There are many negative consequences. Probably too many to list. The most common ones are financial damage, loss of face and reputation, liability problems, and loss of customers. Of greatest concern are companies where a cyber attack might cause physical harm to people or damage to critical infrastructure like energy, water or transportation. Thus far, the vast majority of attacks result in significant financial losses -- both directly and indirectly.

5. In addition to being the chief architect at Lastline, you're also a cofounder of the company. What was your rationale for starting up Lastline?

As a researcher and a professor, I had had quite a bit of impact with my research. We had built security tools that many people were using, and we wanted to make these tools accessible to more people to have even more impact. Lastline has allowed us to build and bring to market novel and unique technology, and has allowed us to focus on some of the very interesting cybersecurity problems out there today. We're now applying our research in a business environment, and creating a sustainable source of security innovation that quickly transfers to real world applications. It's like we're working with the wildlife instead of mainly observing it.

6. What specific hard and soft skills do you need to be successful at your job?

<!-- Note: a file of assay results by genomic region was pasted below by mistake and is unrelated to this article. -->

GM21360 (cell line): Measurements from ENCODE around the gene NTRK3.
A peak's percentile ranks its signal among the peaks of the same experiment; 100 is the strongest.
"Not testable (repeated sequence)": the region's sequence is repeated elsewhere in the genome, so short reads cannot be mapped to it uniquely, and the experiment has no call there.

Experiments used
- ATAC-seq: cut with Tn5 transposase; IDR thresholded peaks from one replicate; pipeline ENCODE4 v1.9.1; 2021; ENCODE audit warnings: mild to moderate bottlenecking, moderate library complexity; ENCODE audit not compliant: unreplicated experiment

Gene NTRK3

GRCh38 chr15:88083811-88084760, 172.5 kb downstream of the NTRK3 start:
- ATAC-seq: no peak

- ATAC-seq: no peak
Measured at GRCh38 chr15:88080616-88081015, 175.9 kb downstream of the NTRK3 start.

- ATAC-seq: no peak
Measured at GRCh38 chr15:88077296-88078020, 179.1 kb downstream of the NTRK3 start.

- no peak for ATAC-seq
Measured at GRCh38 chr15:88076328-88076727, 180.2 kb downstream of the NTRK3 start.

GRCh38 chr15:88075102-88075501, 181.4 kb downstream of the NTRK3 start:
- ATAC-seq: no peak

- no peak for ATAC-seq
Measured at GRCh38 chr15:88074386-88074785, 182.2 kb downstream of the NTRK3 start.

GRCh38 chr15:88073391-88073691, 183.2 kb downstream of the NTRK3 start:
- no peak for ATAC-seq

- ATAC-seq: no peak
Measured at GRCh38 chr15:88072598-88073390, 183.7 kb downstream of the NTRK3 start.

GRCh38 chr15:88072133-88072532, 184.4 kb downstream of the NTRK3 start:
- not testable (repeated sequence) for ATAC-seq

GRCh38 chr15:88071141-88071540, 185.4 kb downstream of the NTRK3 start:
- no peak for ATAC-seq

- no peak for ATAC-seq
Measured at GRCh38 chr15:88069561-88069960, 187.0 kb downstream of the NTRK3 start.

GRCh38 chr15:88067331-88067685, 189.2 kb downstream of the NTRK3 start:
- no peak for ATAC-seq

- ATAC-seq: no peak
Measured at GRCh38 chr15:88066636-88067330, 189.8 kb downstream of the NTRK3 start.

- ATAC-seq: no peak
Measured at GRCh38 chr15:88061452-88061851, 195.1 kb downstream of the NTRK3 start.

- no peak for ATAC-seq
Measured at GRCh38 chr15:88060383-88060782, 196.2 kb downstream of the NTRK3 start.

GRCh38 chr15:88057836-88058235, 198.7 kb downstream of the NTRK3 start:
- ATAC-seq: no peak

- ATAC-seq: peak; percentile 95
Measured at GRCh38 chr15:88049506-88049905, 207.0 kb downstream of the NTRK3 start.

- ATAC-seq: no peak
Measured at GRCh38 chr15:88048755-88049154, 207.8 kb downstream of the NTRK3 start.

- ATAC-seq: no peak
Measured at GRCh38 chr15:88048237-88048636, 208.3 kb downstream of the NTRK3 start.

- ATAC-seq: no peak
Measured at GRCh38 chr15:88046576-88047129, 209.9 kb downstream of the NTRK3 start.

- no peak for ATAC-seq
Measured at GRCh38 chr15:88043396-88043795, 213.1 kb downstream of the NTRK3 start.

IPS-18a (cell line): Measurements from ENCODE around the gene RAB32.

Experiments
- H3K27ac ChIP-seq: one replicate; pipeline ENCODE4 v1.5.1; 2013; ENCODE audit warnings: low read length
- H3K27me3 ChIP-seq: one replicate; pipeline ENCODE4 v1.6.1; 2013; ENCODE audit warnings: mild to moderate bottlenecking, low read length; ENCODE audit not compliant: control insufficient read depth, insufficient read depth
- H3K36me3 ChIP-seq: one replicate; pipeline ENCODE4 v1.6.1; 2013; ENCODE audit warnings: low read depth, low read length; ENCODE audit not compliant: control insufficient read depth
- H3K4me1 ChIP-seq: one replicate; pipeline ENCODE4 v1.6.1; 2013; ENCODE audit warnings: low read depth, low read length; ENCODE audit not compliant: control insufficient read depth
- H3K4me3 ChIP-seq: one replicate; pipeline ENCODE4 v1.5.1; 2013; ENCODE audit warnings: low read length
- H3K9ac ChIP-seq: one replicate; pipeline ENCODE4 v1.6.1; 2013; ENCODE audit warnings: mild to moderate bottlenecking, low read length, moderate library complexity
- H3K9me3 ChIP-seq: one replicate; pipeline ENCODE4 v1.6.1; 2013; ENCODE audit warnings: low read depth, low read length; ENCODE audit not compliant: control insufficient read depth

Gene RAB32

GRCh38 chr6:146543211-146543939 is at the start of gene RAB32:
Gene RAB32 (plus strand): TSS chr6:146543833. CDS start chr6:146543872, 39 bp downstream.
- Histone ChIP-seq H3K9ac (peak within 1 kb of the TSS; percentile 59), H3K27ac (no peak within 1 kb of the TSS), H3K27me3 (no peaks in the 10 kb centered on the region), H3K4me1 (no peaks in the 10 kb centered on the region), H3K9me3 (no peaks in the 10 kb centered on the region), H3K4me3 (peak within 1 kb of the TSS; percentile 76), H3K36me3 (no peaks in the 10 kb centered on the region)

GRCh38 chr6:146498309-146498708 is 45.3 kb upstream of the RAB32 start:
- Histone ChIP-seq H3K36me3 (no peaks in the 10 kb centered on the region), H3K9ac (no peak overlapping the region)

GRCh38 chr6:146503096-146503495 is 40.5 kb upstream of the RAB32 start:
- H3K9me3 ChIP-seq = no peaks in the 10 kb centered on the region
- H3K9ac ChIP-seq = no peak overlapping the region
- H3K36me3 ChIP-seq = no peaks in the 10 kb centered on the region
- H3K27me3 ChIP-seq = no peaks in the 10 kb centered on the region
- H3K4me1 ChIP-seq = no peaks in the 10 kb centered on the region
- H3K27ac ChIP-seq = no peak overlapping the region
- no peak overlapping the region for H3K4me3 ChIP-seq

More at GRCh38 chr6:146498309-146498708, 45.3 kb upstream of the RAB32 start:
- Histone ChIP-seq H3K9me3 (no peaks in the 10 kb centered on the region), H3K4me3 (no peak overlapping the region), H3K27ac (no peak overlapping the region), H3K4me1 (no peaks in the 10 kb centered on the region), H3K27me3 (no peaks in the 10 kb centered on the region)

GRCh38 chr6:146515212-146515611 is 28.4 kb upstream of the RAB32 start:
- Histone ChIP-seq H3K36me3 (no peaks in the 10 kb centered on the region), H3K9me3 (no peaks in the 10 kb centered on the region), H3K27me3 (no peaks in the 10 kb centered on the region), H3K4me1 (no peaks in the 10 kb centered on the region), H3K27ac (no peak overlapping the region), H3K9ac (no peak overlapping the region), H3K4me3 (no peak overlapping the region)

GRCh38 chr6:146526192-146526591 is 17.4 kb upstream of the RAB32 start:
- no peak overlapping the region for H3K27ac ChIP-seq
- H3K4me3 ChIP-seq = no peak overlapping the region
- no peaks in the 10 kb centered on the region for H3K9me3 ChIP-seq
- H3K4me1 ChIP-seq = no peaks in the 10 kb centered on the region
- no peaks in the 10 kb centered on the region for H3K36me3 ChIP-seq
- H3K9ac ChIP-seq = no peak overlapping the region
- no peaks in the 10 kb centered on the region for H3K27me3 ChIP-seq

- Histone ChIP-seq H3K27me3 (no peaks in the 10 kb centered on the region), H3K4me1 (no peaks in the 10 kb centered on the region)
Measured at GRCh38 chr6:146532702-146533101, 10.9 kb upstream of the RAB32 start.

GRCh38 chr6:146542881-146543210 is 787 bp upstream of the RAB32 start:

I am a computer scientist. This involves understanding technology, decent coding skills (at my level), and understanding the problem space really well. Understanding current attacks and knowing what the attackers are doing requires some experience. However, it is definitely not black magic, and most of the attacks and tricks we are seeing out there are not super surprising. In terms of soft skills, I need to be able to manage people too. And that requires some understanding of what motivates people, and how to manage projects, time and human resources effectively over the long-haul.

7. What does your position as a research professor at Northeastern University entail?

I am a computer science professor. I do research in cyber security, mentor and graduate Ph.D. students, and I teach graduate and undergraduate courses on computer security. In these courses, I teach students "hacking" skills so that they know how most vulnerabilities happen and so that they can protect themselves -- and eventually protect others.

8. Somehow, you also find the time to serve as the director of the Northeastern Information Assurance Institute. Why is it important for you to occupy this position?

I have an academic background. The institute allows us to promote cybersecurity research and education. I find both of these areas critical in the fight for making the Internet a safer place in the future. Hence, I'm happy to do my share.

9. In the past, you've served as a consultant to the EC on emerging threats and delivered a U.S. congressional briefing on advanced malware. What cybersecurity threats should businesses be particularly wary of?

I think industrial espionage using advanced malware will continue to become a bigger problem in the near future. I think governments and businesses need to be wary of this possibility.

10. What sort of advice would you give a college or university student who wants to get into the IT space?

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Code. Code. Code. Coding and systems skills are critical if they want to work in the security field.